Referring now to FIG. 7b to FIG. 9b, there is shown a series of schematic cross-sectional diagrams illustrating the early stages of forming a microelectronics fabrication in accord with an alternative second preferred embodiment of the present invention. Shown in FIG. 7b to FIG. 9b is a series of schematic cross-sectional diagrams of a microelectronics fabrication otherwise equivalent to the microelectronics fabrication whose schematic cross-sectional diagram is illustrated in FIG. 7a to FIG. 9a, but wherein in place of the isolation regions 42a and 42b formed employing a thermal oxidation method, there is formed a pair of shallow trench isolation (STI) regions 43a and 43b employing a shallow trench isolation (STI) method as is conventional in the art of integrated circuit microelectronics fabrication. Shallow trench isolation (STI) regions are desirable within the art of microelectronics fabrication since shallow trench isolation (STI) regions provide a nominally planar substrate upon which may be formed integrated circuit microelectronics devices and structures.

While either the microelectronics fabrication whose schematic cross-sectional diagrams are illustrated within FIG. 7a to FIG. 9a or the alternative microelectronics fabrication whose schematic cross-sectional diagrams are illustrated within FIG. 7b to FIG. 9b may be employed equivalently within the second preferred embodiment of the present invention, the remaining description of the second preferred embodiment of the present invention will follow from the microelectronics fabrication whose schematic cross-sectional diagrams are illustrated in FIG. 7a to FIG. 9a.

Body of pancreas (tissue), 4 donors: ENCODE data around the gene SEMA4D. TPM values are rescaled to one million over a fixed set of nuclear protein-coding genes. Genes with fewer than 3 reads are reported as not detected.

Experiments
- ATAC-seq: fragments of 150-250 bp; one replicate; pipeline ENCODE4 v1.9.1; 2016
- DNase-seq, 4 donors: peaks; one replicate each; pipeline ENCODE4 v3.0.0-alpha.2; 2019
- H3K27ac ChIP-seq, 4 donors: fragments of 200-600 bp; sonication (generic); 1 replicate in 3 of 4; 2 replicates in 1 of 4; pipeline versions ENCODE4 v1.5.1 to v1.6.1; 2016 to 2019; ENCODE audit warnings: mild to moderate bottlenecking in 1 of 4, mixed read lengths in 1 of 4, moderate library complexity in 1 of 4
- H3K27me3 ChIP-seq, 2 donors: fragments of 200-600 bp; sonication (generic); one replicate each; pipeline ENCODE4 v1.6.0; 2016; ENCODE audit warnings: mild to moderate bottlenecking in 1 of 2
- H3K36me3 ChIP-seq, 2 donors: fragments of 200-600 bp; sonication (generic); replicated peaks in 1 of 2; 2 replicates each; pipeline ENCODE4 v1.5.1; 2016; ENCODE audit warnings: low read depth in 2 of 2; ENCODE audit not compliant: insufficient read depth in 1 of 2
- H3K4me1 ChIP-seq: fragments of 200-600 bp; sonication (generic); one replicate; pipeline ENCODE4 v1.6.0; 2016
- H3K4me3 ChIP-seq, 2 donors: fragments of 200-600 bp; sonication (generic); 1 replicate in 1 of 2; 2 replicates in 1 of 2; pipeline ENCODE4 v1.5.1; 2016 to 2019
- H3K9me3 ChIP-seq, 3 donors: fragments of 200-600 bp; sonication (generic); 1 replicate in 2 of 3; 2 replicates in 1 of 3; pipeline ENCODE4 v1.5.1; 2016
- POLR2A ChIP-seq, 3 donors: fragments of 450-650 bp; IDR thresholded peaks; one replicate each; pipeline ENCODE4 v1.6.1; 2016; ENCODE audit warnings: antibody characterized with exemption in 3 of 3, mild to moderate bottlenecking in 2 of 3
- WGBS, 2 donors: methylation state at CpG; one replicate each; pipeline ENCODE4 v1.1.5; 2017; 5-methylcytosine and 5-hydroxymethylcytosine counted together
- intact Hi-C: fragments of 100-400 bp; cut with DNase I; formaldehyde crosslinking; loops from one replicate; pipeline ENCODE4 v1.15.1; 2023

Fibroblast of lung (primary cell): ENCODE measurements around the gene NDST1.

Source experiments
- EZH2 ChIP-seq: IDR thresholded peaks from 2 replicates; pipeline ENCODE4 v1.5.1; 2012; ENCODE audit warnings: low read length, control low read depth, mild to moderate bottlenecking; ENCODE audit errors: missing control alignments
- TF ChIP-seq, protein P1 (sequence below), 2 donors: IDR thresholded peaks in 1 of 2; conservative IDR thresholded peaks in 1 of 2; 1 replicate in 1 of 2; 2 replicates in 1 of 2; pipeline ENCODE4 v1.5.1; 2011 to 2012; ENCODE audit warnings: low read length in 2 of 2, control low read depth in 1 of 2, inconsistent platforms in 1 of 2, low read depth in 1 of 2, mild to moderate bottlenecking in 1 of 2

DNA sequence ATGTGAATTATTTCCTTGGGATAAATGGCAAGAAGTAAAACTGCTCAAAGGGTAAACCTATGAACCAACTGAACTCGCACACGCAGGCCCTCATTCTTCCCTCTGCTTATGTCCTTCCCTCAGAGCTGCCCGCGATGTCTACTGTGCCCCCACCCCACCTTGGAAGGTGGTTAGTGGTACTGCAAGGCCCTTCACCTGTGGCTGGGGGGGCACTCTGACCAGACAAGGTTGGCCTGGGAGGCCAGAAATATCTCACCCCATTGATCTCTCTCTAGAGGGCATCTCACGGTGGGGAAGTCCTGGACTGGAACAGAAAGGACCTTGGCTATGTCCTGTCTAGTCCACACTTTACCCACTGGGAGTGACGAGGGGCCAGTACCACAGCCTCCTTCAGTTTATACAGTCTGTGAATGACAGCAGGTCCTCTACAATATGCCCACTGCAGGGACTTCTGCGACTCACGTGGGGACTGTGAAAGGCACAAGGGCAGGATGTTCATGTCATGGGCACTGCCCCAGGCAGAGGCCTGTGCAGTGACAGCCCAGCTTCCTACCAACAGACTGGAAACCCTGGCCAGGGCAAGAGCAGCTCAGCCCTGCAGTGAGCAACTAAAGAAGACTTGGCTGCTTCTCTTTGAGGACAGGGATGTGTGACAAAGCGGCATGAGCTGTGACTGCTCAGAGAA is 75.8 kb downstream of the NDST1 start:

Referring now to FIG. 10, there is shown a schematic cross-sectional diagram illustrating the results of further processing of the integrated circuit microelectronics fabrication whose schematic cross-sectional diagram is illustrated in FIG. 9a. Shown in FIG. 10 is a schematic cross-sectional diagram of an integrated circuit microelectronics fabrication otherwise equivalent to the integrated circuit microelectronics fabrication whose schematic cross-sectional diagram is illustrated in FIG. 9a, but wherein there has been stripped from the gate electrode 46a the patterned first photoresist layer 50a and the patterned organic polymer anti-reflective coating (ARC) layer 48a. The patterned first photoresist layer 50a and the patterned organic polymer anti-reflective coating (ARC) layer 48a may be stripped from the integrated circuit microelectronics fabrication whose schematic cross-sectional diagram is illustrated in FIG. 9a to provide the integrated circuit microelectronics fabrication whose schematic cross-sectional diagram is illustrated in FIG. 10 through methods as are conventional in the art of integrated circuit microelectronics fabrication. Such methods typically include, but are not limited to dry oxygen plasma stripping methods and wet chemical stripping methods.